Ulterior Designs

In the fall of 2005, a camera-toting, microphone-wielding crowd of international media descended on the federal courthouse in Harrisburg, Pennsylvania. They came to cover Kitzmiller v. Dover, the most recent court battle about teaching evolution in America’s public schools. Eleven parents had sued the Dover, Pennsylvania, school board for mandating instruction about intelligent design in the district’s ninth-grade biology classes.

The international media came briefly, then left for good. To most reporters-from both coasts and from Europe and beyond-the case was part of a continuing curiosity: How could education in the United States, home to some of history’s greatest scientific accomplishments, still be held hostage by Bible-beating bumpkins who believed in Adam and Eve, the Garden of Eden, and a 6,000-year-old planet where men once frolicked with dinosaurs?

Lauri Lebo, the author of this excellent, troubling book, was different. She was a local journalist, the education reporter for the nearby York Daily Record. She was there when the case began, and she stayed after it was over. This area of rural Pennsylvania was her home, and the Bible-beaters were her acquaintances, neighbors, and even her family members. Her account is far more complicated and nuanced-and often painful to read-than any outsider’s could have been.

You can read Lebo’s book in any number of ways. Since U.S. District Judge John E. Jones, a George W. Bush appointee to the federal bench, ultimately ruled for the plaintiff parents, you can read it as a heartening victory for separation of church and state. There’s a whole cast of gutsy parents, most of them churchgoers, to be admired. They braved community scorn, harassment, and predictions of eternal damnation to fight for their children’s freedom to learn good science.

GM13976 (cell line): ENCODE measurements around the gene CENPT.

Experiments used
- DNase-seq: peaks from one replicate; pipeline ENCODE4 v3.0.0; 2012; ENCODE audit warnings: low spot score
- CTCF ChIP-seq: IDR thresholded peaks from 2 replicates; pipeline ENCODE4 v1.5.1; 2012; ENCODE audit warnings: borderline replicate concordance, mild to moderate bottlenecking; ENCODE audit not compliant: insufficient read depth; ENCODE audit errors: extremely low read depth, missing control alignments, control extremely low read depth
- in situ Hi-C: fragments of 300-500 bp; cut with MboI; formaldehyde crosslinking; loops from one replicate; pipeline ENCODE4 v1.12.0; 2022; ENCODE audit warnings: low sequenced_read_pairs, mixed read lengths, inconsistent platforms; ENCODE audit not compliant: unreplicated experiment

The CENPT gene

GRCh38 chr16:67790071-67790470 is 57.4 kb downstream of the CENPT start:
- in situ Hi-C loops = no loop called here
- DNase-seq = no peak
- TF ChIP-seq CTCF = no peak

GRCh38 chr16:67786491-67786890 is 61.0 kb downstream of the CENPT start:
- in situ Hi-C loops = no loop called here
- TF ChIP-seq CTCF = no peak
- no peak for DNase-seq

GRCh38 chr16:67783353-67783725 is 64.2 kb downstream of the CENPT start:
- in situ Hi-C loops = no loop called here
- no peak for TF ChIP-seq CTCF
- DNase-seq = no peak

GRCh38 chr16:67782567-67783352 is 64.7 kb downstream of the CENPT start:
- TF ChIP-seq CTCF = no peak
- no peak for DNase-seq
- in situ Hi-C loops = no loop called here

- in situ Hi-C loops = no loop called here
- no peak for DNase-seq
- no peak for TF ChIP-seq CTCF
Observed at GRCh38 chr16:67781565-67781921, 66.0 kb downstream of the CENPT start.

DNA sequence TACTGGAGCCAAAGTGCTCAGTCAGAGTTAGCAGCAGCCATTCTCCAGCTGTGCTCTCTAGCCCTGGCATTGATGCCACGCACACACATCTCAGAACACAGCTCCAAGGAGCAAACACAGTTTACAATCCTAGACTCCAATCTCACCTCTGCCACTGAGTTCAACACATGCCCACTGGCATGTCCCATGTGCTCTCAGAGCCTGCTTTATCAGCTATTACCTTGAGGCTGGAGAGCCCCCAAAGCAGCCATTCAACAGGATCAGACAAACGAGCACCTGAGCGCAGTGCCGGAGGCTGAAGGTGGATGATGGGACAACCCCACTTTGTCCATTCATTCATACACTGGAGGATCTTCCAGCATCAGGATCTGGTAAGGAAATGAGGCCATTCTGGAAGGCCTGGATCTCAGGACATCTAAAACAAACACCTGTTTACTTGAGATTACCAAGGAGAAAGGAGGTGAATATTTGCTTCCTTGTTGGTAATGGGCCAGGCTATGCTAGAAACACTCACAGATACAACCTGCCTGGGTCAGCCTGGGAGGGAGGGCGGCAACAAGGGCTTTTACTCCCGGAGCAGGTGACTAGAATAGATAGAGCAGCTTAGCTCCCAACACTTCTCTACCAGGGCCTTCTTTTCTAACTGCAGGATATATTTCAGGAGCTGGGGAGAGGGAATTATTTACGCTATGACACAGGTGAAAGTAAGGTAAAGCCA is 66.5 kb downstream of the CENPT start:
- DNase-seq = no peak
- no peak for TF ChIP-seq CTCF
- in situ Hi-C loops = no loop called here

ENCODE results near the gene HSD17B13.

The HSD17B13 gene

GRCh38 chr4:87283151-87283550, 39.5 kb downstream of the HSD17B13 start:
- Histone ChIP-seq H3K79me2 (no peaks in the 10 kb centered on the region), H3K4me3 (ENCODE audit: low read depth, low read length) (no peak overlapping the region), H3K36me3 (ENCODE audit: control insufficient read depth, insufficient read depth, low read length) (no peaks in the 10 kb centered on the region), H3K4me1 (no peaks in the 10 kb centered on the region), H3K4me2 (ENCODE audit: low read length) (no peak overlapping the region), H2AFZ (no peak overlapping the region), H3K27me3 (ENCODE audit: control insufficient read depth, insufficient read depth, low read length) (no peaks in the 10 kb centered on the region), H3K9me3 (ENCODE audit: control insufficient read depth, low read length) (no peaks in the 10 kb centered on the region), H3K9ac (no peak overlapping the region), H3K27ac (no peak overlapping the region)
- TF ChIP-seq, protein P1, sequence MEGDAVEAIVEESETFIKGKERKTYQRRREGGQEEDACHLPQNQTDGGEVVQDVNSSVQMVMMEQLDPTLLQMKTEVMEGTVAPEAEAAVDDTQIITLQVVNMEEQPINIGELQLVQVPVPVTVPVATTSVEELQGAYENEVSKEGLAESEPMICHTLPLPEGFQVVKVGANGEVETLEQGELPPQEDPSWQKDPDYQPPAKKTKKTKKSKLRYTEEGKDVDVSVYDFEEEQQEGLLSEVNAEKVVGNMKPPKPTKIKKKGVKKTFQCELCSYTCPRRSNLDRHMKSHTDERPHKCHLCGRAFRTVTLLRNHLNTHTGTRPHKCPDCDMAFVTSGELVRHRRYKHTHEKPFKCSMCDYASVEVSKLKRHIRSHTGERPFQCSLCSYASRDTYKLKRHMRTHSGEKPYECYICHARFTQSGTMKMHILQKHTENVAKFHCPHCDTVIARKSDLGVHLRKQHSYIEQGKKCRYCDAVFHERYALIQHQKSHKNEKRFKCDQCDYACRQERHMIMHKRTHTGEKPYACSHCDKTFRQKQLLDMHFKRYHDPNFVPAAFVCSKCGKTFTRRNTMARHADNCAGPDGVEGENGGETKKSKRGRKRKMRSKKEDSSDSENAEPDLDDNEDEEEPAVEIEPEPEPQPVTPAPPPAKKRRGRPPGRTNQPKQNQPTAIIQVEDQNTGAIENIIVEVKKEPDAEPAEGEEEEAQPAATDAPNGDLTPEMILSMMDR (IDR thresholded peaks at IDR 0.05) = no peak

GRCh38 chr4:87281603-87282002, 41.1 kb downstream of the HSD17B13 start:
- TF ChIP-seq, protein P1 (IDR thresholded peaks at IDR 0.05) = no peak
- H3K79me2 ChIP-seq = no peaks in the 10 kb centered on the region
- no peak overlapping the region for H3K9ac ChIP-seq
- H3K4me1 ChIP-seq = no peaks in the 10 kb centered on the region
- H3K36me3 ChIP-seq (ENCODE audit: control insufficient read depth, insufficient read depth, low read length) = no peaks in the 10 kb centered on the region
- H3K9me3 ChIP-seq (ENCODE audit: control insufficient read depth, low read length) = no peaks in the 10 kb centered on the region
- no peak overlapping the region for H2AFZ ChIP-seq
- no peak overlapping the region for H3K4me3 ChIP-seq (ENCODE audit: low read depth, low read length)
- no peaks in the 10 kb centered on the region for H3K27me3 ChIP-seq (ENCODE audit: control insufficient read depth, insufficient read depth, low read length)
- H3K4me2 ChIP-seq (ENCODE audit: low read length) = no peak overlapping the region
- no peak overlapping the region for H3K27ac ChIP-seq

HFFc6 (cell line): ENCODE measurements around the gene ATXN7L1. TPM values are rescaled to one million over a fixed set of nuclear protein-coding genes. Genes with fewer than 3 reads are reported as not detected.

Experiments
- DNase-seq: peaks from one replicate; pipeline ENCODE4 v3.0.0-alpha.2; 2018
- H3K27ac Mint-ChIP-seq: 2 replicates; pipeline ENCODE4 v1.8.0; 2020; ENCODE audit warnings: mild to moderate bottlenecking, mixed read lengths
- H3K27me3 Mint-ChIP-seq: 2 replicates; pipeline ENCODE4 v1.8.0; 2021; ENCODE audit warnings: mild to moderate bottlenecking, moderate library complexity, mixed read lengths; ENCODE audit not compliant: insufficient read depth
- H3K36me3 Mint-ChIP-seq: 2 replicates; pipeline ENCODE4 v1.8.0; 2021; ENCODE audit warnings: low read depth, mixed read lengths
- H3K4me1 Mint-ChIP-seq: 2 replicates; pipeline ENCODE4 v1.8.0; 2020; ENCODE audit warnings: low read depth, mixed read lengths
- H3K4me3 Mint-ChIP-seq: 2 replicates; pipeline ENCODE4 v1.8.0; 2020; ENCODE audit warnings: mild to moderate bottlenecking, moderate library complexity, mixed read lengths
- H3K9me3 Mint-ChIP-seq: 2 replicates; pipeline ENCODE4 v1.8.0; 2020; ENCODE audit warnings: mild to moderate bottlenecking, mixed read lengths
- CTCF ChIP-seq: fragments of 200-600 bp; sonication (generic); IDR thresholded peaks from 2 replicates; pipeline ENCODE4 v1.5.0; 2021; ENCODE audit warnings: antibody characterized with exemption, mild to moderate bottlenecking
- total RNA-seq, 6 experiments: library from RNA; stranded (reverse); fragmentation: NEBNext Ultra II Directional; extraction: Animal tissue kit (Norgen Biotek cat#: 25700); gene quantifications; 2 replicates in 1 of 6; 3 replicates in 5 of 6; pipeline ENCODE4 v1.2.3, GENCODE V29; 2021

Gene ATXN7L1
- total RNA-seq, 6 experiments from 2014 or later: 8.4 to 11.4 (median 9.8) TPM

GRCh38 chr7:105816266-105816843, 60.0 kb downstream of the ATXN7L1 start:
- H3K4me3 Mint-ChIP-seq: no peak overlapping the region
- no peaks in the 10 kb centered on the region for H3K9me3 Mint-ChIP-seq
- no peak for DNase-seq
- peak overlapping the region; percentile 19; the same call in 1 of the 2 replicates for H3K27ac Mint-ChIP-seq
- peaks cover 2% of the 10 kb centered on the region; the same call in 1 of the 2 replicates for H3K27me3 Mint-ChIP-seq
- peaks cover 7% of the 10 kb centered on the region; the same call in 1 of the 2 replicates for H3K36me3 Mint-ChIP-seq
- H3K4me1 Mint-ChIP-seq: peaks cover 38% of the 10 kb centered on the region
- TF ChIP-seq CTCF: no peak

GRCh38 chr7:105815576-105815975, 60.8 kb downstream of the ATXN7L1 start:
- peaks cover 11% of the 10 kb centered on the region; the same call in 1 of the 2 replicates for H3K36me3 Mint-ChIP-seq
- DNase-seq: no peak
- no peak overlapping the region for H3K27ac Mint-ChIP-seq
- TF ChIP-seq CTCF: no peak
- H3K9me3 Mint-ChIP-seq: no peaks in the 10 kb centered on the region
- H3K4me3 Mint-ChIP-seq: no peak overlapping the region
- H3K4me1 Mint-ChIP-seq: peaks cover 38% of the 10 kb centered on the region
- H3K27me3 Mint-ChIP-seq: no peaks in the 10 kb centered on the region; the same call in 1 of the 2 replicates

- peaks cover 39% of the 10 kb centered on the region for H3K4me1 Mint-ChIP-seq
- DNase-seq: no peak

Or, as many of the media did, you can find a laughable collection of fundamentalist buffoons who merely exchanged “intelligent design” for “creationism” so their proposed curriculum wouldn’t automatically be ruled unconstitutional. (The 1987 U.S. Supreme Court case Edwards v. Aguillard outlawed teaching creation science in public schools because creation science promotes a particular religion.)

Intelligent design-or intelligence design, as one of the school board members repeatedly called it in her court testimony-is basically an inference that anything as wondrous and complex as the human body, never mind the rest of the natural world, must have been deliberately fashioned-without all the messy randomness and chaos and evolutionary blind alleys of Darwin’s theory of natural selection. As one intelligent design proponent said, don’t you look at Mount Rushmore and have to infer someone designed it? Well, don’t you?

The Devin in Dover

Intelligent design tries to elude the creationism label by refusing to name the Intelligent Designer Himself. (Think of a pronoun without an antecedent, a sentence without a subject. Then, maybe, you’ll understand.) A design mandates a designer, but the identity of the designer is up to you.

One of the thorniest problems the Dover school board faced, though, was that board members were already on record talking about creationism and God-as-designer before they switched gears and dropped the proper nouns. Two freelance newspaper reporters-not Lebo herself, but friends of hers-had reported this in local papers. It wasn’t until six months later that school board members, now hoisting the intelligent design banner and represented by lawyers from the fundamentalist Thomas More Law Center, thought to complain about being “misquoted.”

If board members had talked about God and creationism when refashioning the ninth-grade science curriculum, their proposed changes would have been more clearly unconstitutional under Edwards. If they had been misquoted by reporters, though, and had spoken only of intelligent design, they had a fighting chance in court.

So they lied. They lied in the press, they lied in depositions, they lied in court. This is where Lebo’s book becomes more personal, more outraged. Two of her journalist colleagues, both hardworking and honest, had their integrity and professional standing attacked. School board members, who clung to the gospel and their own self-righteousness, had borne false witness. “This isn’t a story about God versus science,” Lebo writes, “but one of truth versus lies.”

Lebo continues with a detailed, deftly written account of the trial, its parade of expert witnesses, its questions and cross-examinations, its committed cadre of lawyers, its media hype. She wrestles with her obligations as a journalist: What does it mean to be objective? Does it mean she always has to give both sides equal time and equal prominence, even when both sides are not equally deserving? What about her duty to tell the truth as she sees it?